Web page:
ON THIS DAY IN 1985; TITANIC WRECK FOUND….

On September 1st, 1985, a joint US/French search team led by Dr. Robert Ballard found the wreck of RMS Titanic.

The Titanic fitting out at Belfast, early 1912

The Titanic fitting out at Belfast, early 1912

That simple phrase- just twenty one words in all- conveys none of the profound emotional impact of that moment. Every word, nuance and phrase was hammered home with the same force as those three million rivets that once formed the DNA of Titanic’s hull.

It was the stillness that got to me more than anything. The awesome silence that surrounded the shattered corpse that crouched in all its broken, twisted splendor on the bottom of the ocean. A ruined cathedral, humbled, brought down and blasted apart in places.  She wore that silence, and the darkness that begot it, like a funeral shroud.

The beauty, grace and magnificent bombast of the ‘Floating Ritz’ had vanished as completely as the ship herself did on that cold, April night. The four huge funnels, each one big enough for twin locomotives to pass through at the same time, were gone, riven from their bases like the felled pillars of some ruined, mighty temple. In her silent, shattered immolation, the Titanic resembled nothing so much as one part Pompeii, one part Atlantis. Legendary, overblown, and ruined.

And now, quite suddenly, rediscovered. No longer some elusive, lore draped enigma, Here was the real thing, writ large, with small rivers of rust bleeding away from the hull in both directions.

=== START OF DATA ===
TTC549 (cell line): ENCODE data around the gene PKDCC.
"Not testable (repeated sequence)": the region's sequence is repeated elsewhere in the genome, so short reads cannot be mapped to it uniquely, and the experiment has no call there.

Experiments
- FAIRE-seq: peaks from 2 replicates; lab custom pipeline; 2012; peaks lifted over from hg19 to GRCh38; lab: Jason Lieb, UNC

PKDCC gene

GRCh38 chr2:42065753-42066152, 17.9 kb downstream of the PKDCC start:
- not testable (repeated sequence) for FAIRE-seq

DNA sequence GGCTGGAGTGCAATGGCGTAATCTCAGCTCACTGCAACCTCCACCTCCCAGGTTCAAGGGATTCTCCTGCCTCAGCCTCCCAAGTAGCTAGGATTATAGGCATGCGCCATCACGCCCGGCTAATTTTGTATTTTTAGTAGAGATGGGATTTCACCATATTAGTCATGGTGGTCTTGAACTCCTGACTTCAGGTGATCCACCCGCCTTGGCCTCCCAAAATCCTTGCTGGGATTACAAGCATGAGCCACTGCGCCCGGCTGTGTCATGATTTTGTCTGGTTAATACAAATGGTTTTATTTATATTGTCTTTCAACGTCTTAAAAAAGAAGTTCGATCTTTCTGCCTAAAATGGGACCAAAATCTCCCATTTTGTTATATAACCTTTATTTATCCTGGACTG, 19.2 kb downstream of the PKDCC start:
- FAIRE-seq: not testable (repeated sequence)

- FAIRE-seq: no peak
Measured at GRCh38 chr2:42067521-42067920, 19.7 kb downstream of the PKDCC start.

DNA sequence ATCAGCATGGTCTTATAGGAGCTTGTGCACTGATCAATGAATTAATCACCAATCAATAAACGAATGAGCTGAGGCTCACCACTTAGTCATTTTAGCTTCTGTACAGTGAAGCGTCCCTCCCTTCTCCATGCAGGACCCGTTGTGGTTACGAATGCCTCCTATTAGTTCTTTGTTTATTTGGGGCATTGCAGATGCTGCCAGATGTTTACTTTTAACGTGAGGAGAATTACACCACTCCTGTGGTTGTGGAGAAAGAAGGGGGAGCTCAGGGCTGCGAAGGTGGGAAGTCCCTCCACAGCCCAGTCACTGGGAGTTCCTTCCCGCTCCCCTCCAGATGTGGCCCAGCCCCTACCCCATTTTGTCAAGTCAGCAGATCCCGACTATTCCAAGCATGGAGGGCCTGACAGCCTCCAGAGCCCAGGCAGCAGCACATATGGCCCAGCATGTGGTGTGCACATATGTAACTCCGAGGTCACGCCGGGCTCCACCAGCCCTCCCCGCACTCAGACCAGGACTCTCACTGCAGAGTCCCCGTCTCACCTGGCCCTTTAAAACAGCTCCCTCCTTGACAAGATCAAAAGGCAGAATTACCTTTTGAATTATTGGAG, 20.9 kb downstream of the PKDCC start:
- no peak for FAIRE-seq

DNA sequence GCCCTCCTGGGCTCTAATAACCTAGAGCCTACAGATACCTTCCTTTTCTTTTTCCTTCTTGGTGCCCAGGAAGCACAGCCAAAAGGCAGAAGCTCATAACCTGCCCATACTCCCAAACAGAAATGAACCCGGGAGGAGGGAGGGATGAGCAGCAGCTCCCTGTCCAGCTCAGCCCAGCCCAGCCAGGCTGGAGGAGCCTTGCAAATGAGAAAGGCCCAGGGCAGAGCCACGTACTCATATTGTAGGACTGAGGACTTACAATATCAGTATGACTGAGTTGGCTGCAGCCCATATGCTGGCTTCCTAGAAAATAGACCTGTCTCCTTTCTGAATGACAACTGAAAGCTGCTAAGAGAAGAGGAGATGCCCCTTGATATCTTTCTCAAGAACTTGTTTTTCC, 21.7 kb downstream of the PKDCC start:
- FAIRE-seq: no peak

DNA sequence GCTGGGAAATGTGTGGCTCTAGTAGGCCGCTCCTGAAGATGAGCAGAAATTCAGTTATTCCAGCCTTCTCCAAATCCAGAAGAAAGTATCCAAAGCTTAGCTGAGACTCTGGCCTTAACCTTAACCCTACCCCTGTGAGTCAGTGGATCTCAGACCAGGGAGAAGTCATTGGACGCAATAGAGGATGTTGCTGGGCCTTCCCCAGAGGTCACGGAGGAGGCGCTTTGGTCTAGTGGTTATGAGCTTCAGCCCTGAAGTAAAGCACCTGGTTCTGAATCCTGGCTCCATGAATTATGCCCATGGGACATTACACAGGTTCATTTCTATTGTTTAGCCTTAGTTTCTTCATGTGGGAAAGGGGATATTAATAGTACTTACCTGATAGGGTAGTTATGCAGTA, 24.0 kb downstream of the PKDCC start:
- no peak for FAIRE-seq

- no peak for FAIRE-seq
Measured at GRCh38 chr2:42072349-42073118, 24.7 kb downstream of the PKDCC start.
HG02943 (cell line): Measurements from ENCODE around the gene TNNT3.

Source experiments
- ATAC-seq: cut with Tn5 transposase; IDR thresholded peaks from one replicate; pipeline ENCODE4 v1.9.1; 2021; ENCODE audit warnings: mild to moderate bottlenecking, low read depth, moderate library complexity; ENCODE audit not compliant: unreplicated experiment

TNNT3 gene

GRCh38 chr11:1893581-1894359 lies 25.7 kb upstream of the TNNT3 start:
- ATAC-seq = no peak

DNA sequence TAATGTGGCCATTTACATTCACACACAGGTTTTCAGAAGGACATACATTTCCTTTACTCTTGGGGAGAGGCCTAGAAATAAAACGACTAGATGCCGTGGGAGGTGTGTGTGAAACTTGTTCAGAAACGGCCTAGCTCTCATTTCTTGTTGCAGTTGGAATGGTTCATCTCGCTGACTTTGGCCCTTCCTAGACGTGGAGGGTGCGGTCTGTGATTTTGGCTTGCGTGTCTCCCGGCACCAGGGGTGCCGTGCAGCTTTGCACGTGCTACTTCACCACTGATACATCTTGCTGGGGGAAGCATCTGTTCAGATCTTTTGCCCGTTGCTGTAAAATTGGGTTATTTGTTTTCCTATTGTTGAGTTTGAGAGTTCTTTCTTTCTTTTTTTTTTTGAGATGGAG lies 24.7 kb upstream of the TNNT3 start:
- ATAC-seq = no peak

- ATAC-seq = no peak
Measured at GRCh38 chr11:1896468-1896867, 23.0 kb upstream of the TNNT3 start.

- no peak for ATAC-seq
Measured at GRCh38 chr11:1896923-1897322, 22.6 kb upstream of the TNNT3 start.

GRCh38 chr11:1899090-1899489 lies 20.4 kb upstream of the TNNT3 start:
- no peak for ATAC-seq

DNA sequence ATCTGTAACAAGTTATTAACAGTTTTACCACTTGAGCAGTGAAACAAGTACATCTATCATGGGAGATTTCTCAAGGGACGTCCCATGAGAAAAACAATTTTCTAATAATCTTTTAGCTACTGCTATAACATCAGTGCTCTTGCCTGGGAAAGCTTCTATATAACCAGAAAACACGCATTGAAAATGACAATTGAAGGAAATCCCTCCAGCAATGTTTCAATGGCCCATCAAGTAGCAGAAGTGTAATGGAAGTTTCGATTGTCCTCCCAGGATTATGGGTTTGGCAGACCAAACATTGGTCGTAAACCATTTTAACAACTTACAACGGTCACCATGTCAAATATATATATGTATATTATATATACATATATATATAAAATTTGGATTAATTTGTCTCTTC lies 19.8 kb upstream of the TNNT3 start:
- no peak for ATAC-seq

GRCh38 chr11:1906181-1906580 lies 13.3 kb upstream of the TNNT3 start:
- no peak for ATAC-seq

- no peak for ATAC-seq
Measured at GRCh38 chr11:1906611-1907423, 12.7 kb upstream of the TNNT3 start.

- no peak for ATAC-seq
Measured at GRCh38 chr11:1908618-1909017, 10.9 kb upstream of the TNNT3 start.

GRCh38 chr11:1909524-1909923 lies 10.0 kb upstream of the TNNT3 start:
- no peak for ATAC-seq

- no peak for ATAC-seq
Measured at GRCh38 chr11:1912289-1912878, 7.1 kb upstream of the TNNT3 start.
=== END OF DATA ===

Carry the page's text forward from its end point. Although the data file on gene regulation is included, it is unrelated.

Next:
Of course, the bow retained something of its proud, haughty nobility. Port and starboard, the giant, eight ton anchors hung in their hawsers like a pair of giant tombstones. The mast, complete with the crow’s nest from which Fred Fleet had first spotted the killer berg, sagged back against the bridge, as if admitting final defeat.

On the forecastle, the cargo cranes stood frozen in death, folded like the arms of a deceased pharaoh. Dust and whirling clouds of sand danced in the deathly glow of the harsh lights on the remote observation vehicle, Argo, as it flew cautiously around the petrified, still proud remains of the once pristine liner.

Olympic (left) and Titanic at Belfast in the spring of 1912. The Titanic is very near completion here.

Olympic (left) and Titanic at Belfast in the spring of 1912. The Titanic is very near completion here.

Here and there, the odd lifeboat davit remained, swung outwards in their last positions, as if somehow pleading for a return of their long since vanished contents. Ventilators gaped upwards, seemingly recoiling away instinctively from the deck railings. And in that heavy, reverent silence, the sounds of the past were enhanced to almost pin point clarity.

You could almost hear the squeal of brand new ropes passing through block and tackle as the pitiful handful of boats were swung slowly outboard. The crack, hiss and roar of distress rockets, exploding in showers of futile white sparks as they clawed at the starlit night. The glib reassurances of husbands trying to usher vaguely uneasy wives and daughters into those same boats. And the ragtime; loud, sharp and sassy in the clear night air. Ghosts at the feast; their funeral obsequities suddenly on show again after seventy three years of solitary immolation.

And the debris field resembled nothing so much as the contents of a looted, ransacked resort hotel, flung across the cold, sandy sea bed by some malign, vengeful giant. Mounds of coal. Unopened champagne bottles, intact, with their corks still in place. Mountains of crockery, glassware and china, much of it unbroken. A bench from the deck and the remains of a child’s doll. Gladstone bags. And shoes. Pair after pair of shoes…..